With suspension ending, Williams seeks reinstatement

MIAMI -- Bad news for NFL linebackers, good news for soap
opera fans: Ricky Williams is planning another comeback.

The suspended running back is eligible to seek reinstatement by the NFL after Oct. 1 and will do so, his attorney said Friday.

In recent years, Williams has made more headlines than first
downs, playing in only 12 NFL games since the start of the 2004
season. His current suspension began in April 2006 after he
violated the league's drug policy for the fourth time, and a
positive test for marijuana this April delayed his return.

Williams' attorney, David Cornwell, said he spoke by phone with Williams on Thursday.

"He sounds wonderful," Cornwell said. "He sounds like he's in
a great place, and I'm confident that will come through to the

It's uncertain how quickly the 30-year-old Williams might be
cleared to return -- or where he would play. He remains under
contract with Miami, where he won the NFL rushing title in 2002,
but first-year Dolphins coach Cam Cameron has given no indication
he wants Williams.

Discussing Williams' most recent relapse in May, Cameron said it's difficult to salvage the careers of troubled players.

"The easiest predictor of future behavior is previous
behavior," the coach said.

Dolphins general manager Randy Mueller is unlikely to lobby for Williams' return. It was Mueller who traded Williams to Miami when
both were with the New Orleans Saints in 2002.

Since that deal, the Dolphins have endured a five-year playoff
drought, the longest in franchise history.

Even if Miami no longer wants Williams, there's likely a market for player who rushed for 3,225 yards in 2002-03 -- assuming he can persuade a team he's eager to play. That has been a subject of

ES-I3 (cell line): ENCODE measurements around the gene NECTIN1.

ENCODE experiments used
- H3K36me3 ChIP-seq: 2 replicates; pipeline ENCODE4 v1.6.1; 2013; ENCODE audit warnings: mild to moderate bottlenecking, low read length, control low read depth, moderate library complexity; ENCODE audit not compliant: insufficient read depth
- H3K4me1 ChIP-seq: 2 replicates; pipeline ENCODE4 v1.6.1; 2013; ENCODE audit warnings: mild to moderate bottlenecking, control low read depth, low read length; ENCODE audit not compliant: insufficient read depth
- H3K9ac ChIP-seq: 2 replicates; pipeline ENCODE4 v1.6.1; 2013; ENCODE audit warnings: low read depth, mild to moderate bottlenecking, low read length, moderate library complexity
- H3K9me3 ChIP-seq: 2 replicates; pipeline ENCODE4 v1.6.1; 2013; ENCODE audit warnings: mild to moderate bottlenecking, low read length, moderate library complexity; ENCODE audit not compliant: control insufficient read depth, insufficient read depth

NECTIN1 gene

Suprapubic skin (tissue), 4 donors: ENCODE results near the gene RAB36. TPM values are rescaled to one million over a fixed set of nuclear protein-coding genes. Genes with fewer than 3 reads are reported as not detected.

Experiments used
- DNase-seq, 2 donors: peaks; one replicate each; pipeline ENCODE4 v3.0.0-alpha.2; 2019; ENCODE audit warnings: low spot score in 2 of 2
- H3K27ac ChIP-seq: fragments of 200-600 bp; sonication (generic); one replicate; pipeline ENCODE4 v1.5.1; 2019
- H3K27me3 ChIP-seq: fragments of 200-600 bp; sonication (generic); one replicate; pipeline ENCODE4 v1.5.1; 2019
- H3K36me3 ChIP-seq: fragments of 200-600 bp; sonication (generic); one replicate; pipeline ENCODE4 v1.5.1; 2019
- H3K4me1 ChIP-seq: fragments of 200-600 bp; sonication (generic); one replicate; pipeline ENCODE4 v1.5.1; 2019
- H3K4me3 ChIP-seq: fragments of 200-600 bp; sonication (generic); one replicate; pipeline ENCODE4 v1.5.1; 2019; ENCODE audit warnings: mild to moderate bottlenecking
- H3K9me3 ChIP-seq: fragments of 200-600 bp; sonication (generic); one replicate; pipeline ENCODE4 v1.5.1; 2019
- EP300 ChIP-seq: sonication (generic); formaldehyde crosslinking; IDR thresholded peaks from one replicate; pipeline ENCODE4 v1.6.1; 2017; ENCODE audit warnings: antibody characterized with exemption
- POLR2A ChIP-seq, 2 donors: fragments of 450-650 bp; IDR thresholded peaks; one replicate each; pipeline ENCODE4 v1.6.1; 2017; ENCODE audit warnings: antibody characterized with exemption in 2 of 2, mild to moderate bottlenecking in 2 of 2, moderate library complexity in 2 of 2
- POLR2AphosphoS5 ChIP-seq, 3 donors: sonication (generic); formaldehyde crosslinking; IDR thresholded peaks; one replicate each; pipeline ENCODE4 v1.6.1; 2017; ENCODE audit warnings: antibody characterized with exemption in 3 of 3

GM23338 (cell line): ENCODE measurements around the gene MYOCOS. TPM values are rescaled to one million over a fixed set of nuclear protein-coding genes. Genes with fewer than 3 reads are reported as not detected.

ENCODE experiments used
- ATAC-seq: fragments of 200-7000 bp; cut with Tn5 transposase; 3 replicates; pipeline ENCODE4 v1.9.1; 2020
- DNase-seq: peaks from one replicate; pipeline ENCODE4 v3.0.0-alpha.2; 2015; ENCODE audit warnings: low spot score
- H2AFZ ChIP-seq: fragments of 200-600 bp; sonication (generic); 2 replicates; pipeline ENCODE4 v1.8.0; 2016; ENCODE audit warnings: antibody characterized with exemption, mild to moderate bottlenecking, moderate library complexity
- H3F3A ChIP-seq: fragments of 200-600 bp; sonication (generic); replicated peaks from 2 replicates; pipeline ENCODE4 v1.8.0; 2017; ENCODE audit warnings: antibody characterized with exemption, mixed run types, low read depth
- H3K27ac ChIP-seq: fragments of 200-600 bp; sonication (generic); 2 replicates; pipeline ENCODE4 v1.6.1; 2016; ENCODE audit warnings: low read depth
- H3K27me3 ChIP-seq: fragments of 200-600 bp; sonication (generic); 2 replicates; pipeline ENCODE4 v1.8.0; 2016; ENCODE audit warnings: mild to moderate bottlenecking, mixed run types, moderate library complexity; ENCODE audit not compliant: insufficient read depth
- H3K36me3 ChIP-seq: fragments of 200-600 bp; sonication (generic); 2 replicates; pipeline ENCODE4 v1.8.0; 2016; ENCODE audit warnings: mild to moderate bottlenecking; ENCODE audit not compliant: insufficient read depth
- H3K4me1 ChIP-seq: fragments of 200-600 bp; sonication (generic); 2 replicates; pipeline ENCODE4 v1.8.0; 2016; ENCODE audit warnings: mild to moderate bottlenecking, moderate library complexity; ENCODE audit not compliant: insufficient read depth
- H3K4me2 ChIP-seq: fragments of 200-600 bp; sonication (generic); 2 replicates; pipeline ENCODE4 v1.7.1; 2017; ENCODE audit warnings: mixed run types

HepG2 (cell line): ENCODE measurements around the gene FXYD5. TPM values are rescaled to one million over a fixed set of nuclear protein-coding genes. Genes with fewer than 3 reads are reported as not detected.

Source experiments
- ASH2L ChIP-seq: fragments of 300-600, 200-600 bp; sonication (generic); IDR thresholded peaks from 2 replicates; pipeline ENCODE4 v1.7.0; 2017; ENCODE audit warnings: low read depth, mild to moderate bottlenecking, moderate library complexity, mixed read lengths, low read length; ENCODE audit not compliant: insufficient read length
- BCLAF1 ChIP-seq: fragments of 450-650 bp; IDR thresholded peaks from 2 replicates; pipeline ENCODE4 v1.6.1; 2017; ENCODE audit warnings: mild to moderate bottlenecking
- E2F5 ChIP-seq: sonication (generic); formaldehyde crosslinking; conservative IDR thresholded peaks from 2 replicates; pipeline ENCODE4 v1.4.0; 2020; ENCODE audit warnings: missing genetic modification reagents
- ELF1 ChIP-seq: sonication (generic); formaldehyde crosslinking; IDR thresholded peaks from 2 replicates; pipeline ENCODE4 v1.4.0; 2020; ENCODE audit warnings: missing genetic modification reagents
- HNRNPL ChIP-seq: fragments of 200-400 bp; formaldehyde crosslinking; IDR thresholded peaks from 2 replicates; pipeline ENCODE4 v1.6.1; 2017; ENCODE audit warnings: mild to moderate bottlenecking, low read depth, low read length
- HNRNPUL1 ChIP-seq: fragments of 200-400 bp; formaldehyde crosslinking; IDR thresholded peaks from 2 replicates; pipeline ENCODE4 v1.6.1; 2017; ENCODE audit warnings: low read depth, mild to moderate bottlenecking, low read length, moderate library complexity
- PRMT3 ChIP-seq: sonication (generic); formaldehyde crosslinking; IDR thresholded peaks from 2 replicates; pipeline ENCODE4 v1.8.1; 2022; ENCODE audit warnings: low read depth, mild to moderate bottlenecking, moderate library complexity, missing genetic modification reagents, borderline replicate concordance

debate in the past.

"All indications I have are that he has an interest in
playing," Cornwell said. "He's a very eclectic young man with a
lot of interests, and I think that's good. It's good for the NFL to
have such players.

"I don't think he would go through this process if he didn't
have a desire to play."

An NFL spokesman confirmed Williams is eligible to apply for reinstatement after Oct. 1 but declined further comment.

Cornwell said the process to seek reinstatement requires
Williams to show he has followed the requirements of the NFL drug
policy. Cornwell said commissioner Roger Goodell would decide
whether to hold any face-to-face meetings.

Cornwell declined to say how quickly he thought Williams might be cleared to play.

"That's a hard thing to gauge," Cornwell said. "The
commissioner has to collect a number of reports and information.
I'm sure he'll move expeditiously, but I don't know what that
translates into in terms of hours, days or weeks."

The season will be four weeks old before Williams is eligible to seek reinstatement.

Williams spent an extended vacation in Australia and India
during a one-year retirement in 2004. He played in the Canadian
Football League in 2006, then taught yoga in California.

Cornwell declined to say what Williams has been doing in recent months -- or even what hemisphere he's in.

"I don't know," Cornwell said with a laugh. "I spoke to him
over the phone, so I don't want to be misleading."